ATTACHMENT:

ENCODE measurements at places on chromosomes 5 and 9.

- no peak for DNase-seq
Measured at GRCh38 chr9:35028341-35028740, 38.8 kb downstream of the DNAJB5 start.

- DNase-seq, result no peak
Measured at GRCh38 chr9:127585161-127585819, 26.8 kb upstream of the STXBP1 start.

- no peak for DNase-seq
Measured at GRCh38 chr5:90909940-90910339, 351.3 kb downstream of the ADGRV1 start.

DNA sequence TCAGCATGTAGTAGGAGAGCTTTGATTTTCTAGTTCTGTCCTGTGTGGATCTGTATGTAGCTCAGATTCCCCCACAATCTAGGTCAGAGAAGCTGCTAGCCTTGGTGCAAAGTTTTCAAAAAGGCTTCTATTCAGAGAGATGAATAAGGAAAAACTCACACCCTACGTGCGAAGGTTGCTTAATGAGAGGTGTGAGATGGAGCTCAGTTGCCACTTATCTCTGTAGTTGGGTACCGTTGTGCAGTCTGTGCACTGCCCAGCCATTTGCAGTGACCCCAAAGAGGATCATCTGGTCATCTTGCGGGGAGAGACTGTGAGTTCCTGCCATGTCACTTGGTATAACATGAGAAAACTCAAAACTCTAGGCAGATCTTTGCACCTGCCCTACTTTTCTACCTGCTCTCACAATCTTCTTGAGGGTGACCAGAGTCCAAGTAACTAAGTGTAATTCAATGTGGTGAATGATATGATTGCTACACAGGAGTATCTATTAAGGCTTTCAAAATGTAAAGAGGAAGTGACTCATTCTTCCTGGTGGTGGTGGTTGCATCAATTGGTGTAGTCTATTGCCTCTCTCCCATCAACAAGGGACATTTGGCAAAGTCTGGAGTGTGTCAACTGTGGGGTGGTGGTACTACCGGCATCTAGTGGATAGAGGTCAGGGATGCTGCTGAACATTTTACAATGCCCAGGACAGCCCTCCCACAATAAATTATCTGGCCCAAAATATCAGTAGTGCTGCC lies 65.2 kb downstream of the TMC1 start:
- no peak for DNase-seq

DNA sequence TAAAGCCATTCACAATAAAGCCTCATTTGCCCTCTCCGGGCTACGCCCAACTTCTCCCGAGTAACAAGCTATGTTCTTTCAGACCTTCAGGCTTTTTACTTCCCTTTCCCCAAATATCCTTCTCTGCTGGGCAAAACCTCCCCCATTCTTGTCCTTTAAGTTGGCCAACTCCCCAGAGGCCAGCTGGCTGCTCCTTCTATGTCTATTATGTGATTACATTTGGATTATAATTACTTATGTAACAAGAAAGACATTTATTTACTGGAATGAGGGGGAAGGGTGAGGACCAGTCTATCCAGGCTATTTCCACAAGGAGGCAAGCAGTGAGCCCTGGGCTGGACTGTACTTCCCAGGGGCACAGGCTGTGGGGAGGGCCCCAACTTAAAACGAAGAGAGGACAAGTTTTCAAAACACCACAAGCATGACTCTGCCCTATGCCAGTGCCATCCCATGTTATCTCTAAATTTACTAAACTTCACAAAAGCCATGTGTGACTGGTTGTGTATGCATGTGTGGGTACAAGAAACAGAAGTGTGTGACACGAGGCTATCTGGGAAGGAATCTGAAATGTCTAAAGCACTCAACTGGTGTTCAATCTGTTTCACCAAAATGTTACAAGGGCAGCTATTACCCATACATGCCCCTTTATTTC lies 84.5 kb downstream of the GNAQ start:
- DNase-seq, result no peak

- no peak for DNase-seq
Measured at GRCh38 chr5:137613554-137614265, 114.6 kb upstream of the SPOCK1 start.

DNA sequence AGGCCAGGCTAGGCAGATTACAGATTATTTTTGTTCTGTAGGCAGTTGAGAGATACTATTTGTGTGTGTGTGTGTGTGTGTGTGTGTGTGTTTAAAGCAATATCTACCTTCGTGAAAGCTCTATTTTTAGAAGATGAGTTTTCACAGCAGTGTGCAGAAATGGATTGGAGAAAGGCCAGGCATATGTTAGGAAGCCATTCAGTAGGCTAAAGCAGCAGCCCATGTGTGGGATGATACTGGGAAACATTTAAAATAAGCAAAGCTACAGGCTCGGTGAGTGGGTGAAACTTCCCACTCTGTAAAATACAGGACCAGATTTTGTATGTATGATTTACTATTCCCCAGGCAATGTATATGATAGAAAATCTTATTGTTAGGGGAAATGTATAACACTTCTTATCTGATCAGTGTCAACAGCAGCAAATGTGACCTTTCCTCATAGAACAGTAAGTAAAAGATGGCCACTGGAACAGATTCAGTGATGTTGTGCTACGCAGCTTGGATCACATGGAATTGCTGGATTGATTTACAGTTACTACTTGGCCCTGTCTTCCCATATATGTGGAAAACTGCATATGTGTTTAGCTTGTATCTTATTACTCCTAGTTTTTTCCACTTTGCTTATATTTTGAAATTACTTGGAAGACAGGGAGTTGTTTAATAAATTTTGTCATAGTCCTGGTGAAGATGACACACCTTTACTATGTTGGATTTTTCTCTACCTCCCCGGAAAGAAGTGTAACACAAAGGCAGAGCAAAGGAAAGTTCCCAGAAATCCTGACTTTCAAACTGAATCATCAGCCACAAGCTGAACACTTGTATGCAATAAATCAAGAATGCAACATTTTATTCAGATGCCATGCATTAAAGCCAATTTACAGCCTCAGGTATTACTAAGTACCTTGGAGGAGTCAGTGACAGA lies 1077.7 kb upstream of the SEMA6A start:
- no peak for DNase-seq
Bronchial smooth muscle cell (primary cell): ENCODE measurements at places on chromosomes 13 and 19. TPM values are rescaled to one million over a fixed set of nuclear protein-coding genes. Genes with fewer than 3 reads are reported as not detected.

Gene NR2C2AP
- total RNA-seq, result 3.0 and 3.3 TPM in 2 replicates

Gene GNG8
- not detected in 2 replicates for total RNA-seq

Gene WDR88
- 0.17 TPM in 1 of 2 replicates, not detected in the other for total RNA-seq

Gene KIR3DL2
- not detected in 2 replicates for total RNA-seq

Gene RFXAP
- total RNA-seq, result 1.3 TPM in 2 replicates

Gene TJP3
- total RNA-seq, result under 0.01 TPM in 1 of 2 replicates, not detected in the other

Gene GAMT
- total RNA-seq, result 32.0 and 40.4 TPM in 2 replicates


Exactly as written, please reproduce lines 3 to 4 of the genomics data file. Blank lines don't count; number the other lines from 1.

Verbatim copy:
Measured at GRCh38 chr9:35028341-35028740, 38.8 kb downstream of the DNAJB5 start.

- DNase-seq, result no peak